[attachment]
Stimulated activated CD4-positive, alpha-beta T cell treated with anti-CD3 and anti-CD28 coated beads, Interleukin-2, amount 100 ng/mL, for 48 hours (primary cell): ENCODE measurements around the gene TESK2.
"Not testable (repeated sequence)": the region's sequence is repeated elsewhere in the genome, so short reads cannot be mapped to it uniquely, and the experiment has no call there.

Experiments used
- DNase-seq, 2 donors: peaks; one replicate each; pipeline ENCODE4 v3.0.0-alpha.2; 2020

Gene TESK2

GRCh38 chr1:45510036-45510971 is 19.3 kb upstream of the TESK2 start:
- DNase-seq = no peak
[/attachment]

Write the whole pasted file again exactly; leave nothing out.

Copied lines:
Stimulated activated CD4-positive, alpha-beta T cell treated with anti-CD3 and anti-CD28 coated beads, Interleukin-2, amount 100 ng/mL, for 48 hours (primary cell): ENCODE measurements around the gene TESK2.
"Not testable (repeated sequence)": the region's sequence is repeated elsewhere in the genome, so short reads cannot be mapped to it uniquely, and the experiment has no call there.

Experiments used
- DNase-seq, 2 donors: peaks; one replicate each; pipeline ENCODE4 v3.0.0-alpha.2; 2020

Gene TESK2

GRCh38 chr1:45510036-45510971 is 19.3 kb upstream of the TESK2 start:
- DNase-seq = no peak